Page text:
Manila Bay is currently under the process of being reinstated back to its pristine condition. The government, together with the townsfolk and other big companies are doing their best to achieve this. However, currently, a looming threat arose; it seems like a total of twenty-two (22) reclamation projects are being planned along Manila Bay that will most likely affect it in a bad way – how? These projects are actually seen to be likely polluting the 22-hectare body of water as admitted by an official of the Philippine Reclamation Authority (PRA) to lawmakers.
At one of the Houses of Metro Manila development committee’s hearing, Joseph Literal, the PRA’s assistant general manager for reclamation and regulation said that the agency currently has 22 applications being processed from different developers.
If all these projects are approved, it would cover 11% of the bay’s 1,994-square-kilometer area or 22,000 hectares.
When Anakpawis Rep. Ariel Casialo posed some questions about the status of the reclamation projects, the House Body made a discovery that the PRA already approved, in principle three (3) out of the twenty-two (22) proposals after the said developers have complied with the regulations of Department of Environment and Natural Resources (DENR).
The 3 proposals that were already approved are the following:
- The 360 hectare Pasay Reclamation project
- The 140 hectare Solar City Project; lastly
- The Navotas Boulevard Business Park.
Setting aside those that are near the Manila Bay, the PRA also said that in the whole country, there are currently 120 proposed reclamation projects. Meaning, these reclamation projects that would affect the Manila Bay are not the only ones we should worry about.
During the hearing about the reclamation project, Lito Atienza, a former Manila mayor and Buhay Representative, asked Literal if these reclamation projects would have adverse effects on the environment.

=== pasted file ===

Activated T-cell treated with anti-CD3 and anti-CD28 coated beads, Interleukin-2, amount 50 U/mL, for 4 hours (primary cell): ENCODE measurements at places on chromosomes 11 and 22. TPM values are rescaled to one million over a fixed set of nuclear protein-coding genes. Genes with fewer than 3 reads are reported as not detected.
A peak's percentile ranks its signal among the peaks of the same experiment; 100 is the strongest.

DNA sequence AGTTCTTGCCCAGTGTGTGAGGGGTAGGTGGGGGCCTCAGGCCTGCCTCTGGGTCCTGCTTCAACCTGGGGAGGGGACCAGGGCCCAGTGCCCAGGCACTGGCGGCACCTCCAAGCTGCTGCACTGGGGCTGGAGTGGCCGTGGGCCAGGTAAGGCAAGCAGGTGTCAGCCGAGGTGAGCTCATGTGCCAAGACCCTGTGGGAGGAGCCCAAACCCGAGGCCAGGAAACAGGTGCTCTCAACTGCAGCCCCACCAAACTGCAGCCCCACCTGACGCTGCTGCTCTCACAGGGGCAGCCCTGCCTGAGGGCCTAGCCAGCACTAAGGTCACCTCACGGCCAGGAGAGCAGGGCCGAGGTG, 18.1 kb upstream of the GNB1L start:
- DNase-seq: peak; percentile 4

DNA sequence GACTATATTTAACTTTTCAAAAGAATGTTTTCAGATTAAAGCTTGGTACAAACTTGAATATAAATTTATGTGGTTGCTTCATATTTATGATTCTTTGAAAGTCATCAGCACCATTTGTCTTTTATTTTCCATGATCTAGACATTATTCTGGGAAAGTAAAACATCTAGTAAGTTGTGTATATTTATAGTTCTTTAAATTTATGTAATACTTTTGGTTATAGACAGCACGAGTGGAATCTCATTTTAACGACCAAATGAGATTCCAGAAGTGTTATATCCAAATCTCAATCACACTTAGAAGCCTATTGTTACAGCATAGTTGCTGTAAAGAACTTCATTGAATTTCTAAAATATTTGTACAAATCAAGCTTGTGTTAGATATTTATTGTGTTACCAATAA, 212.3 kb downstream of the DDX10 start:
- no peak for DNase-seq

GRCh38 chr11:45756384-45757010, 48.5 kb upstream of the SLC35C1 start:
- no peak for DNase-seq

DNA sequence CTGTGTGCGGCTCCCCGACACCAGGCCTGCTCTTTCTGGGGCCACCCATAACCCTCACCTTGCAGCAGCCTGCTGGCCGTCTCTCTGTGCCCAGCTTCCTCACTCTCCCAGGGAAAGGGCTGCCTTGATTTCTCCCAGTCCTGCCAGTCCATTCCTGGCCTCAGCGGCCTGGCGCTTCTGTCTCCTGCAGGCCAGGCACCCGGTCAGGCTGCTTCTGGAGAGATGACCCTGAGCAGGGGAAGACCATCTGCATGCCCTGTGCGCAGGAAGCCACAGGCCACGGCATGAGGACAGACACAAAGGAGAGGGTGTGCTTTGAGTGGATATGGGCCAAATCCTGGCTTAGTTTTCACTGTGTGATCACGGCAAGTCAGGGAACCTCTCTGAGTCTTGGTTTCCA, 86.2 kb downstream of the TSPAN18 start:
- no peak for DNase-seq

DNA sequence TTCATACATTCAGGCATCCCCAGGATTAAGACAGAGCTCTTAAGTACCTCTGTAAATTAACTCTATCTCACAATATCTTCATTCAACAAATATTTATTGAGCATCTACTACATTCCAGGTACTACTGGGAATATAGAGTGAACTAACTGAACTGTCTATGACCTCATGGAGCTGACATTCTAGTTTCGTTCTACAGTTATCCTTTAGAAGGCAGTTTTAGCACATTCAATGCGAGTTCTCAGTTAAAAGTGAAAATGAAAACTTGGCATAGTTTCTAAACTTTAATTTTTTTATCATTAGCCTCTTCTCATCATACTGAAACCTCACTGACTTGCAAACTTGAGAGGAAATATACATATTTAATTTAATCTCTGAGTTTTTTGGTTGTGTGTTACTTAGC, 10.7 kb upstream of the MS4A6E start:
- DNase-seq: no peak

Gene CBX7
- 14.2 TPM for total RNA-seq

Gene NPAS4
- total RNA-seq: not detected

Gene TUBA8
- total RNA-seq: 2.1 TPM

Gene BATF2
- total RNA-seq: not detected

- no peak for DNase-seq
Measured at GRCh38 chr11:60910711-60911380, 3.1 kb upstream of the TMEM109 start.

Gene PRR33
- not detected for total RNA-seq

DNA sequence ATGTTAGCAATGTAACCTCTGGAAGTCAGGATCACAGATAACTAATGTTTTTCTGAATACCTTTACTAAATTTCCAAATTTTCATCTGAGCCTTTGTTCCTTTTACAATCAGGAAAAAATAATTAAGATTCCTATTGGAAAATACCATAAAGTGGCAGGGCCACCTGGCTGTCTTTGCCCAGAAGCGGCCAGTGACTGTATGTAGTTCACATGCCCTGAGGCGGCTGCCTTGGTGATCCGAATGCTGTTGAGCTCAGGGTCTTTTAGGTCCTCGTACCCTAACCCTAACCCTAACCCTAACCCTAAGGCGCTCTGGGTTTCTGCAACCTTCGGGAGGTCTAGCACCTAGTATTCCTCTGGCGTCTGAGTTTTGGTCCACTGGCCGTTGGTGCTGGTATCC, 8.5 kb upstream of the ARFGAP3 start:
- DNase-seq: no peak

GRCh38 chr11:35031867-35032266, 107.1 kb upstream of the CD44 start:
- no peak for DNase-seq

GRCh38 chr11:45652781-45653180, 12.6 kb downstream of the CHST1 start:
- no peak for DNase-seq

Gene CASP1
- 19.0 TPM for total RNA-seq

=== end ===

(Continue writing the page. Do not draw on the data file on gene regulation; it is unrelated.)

Literal replied “There is an effect, sir” But he also added that there would be “systems” that would be put in place to lessen the impact that these projects have to the environment.
However, Literal’s statement again was questioned by Atienza. He said that:
You are aware that there will indeed be effects on the environment, and yet you will still let these projects proceed simply because the developers are instituting so-called systems to mitigate these effects? If all these projects are allowed to proceed, the effects will be catastrophic for all of us. There seems to be a reclamation craze sweeping across the country and you just keep approving each one of them.”
Aside from Atienza, Hon. Casilao, a House member, also fumed over his statement. Casilao said that this should be halted immediately because this can be seen as a threat to the plans of rehabilitating the Manila Bay.
This must be stopped as it is threatening for the genuine essence of the Manila Bay cleanup. The reclamation should be opposed.”
On the sidelines, Casilao also had a meeting with local officials about the Bay’s Rehabilitation, and that all reclamation projects would then again be reviewed.
But who has the final say in all of this?
According to the Department of Interior and Local Government (DILG) secretary Eduardo Año, they could do the suggestion whether or not to push the project through, however the final say would always be Malacanang’s.
The main reason for this is because last February 4, 2019 President Duterte signed the Executive Order E.O.) No. 74 which delegates authorities to approve reclamation projects to the PRA. Under this, he also placed the agency under the office of the President, instead of being under the DENR.
What is being done to stop this?
Last week, a new House Bill, which is House Bill (H.B.) 9067 has been filed by the Makabayan bloc which declares Manila Bay as a reclamation-free zone.
With the clean-up and everything, it’s best to avoid any projects which would lead to bad effects on the bay or else all the efforts of those who helped clean the bay would all be for nothing.
What do you think about this? Should the projects be pushed through despite the plans of rehabilitating the Manila Bay because of the fact that it can help improve the country’s economy? Or should the government focus more in improving the status of the Manila Bay to eradicate pollution in and around it?